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1187 Ira St. at University Avenue. 404-752-7912.
Who says every Atlanta bar has to have air conditioning? Or that every place touting itself as a disco needs an actual dance floor? At Speakeasy, they dispense with the frills and pass the savings on to you!
This hole-in-the-wall in the struggling Pittsburgh community has been going strong — well, surviving, anyway — for around 40 years. The noticeably sloping floors are bare concrete, the seating options consist of small booths and a few second-hand stools, and the painted cinder block walls are largely free of any visual distractions. Near the front door, several square mirror panels have dropped off the wall and no one appears spurred to find replacements.
Speakeasy has added a few upgrades backing the last few years. For one, they now serve real liquor with your choice of mixer in plastic cups — a marked improvement over a selection once limited to 40-ounce bottles in an Igloo cooler behind the bar. A hand-written sign claims that the special of the day in the back kitchen is a pork chop, for those willing to call their bluff.
In recent weeks, the bar has even installed a small bandstand that, on weekends, accommodates a cover band. At other times, there's a DJ or music from the digital jukebox, which is stocked with soul classics by Aretha, Percy, Otis and the Godfather of Soul. Perhaps the most remarkable update is the addition of a projection TV screen for showing sporting events.
And yet, Speakeasy somehow effortlessly maintains the atmosphere of an underground bunker, its windowless walls and curtained doors shutting out most traces of the harsh Southern sun even at noon, when the bar opens for business. Inside, under the glow of artificial light, with a Jack and Coke in your hand and Marvin Gaye competing with the hum of three large fans, you could easily imagine that time has stood still.
And therein lies the allure.
Murph's Lounge & Deep South BBQ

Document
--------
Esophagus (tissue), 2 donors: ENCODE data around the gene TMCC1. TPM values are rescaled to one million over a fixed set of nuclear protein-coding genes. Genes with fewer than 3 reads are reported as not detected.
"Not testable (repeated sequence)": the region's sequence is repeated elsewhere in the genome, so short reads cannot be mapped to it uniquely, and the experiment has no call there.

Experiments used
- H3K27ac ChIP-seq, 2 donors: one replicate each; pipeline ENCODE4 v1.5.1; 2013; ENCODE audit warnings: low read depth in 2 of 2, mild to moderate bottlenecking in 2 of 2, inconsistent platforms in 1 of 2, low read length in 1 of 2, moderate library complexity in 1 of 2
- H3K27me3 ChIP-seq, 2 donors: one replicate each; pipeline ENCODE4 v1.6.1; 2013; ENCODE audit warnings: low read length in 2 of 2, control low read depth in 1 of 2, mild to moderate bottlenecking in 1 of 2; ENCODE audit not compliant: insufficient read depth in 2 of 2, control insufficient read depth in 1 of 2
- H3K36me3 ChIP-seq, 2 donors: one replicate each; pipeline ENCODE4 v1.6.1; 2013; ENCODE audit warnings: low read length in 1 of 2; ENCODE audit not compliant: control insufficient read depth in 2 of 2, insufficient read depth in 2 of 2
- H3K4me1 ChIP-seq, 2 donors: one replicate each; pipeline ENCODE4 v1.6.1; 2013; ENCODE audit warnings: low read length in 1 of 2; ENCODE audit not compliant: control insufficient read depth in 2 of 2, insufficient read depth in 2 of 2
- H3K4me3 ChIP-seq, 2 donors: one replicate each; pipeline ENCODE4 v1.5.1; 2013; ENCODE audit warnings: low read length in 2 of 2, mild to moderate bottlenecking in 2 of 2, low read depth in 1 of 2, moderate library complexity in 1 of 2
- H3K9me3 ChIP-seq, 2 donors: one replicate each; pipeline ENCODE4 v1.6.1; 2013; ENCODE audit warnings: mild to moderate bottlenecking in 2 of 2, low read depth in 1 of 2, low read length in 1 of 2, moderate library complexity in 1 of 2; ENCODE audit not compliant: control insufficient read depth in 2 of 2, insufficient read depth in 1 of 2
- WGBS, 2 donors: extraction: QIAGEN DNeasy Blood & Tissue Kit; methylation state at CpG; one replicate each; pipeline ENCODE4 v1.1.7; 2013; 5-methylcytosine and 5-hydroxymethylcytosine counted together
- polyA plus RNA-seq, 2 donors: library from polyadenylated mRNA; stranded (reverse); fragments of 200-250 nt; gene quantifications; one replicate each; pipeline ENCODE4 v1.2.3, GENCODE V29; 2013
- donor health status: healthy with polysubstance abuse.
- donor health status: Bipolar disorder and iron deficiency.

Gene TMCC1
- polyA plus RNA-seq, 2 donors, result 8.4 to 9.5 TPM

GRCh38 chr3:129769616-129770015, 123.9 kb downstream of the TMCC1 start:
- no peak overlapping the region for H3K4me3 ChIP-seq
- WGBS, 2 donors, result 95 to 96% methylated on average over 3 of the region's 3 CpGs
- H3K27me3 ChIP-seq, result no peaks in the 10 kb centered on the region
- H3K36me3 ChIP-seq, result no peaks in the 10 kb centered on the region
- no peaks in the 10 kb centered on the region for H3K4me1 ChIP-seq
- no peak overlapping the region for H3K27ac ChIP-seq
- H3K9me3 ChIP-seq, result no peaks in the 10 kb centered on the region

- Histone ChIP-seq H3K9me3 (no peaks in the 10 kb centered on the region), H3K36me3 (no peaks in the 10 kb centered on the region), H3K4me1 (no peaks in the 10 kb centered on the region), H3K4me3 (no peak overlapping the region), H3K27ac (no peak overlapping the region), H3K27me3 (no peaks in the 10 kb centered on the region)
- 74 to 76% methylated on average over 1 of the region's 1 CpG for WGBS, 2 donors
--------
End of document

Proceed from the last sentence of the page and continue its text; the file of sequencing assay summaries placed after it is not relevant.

1679 Joyner Ave., Marietta. 770-422-4465.
Located just off South Cobb Drive in south Marietta's bedraggled Fair Oaks community, Murph's opened in the '70s, around the time National Geographic dismissed the area as "the redneck capital of the world."
Occupying a rustic, wood-sided building with no visible marquee, this thirtysomething-year-old tavern can appear a little foreboding on initial approach. Its only welcoming feature is a hand-written sign tacked to the outside wall reading "Biker Friendly."
Inside, the place has the homey jumble of the living room of someone who wasn't expecting guests. On one visit, there was a dirt bike parked on the small dance floor. The stage — barely large enough for a three-piece band or one-and-a-half Italian tenors — and a nearby waitress station appear to be used mainly for storage. In a back corner, behind the pool tables and next to a pinball machine, sits an electric stove that apparently never quite made it out the door to the salvage yard.
The area behind the bar is a joyful riot of bottles, bumper stickers, license plates, girlie calendars and mirrors. Aside from its threadbare carpet, Murph's is relatively presentable for a biker bar, with clean table tops and no discernible mustiness.
According to the barmaid, the hog-riding segment of the clientele has greatly decreased over the past decade. These days, Murph's owner Glen Hickman is trying to attract new customers by bringing in a big smoker and hosting monthly Boston Butt cookouts on the cement patio behind the bar. The rest of the time, the kitchen offers the standard bar food, as well as barbecue sandwiches and even steaks.
Although his bar doesn't feature much live music any more, Hickman, who sports a black leather biker's vest while at work, remains proud of the fact that Marietta native Travis Tritt was signed to his first record deal at Murph's back in the late '80s.
Killin it. So damn sexy
ooooohhhh, I'm so excited!! I can't wait to see them together!
come on man you know you got a bromance. you probably still rock that OutKast…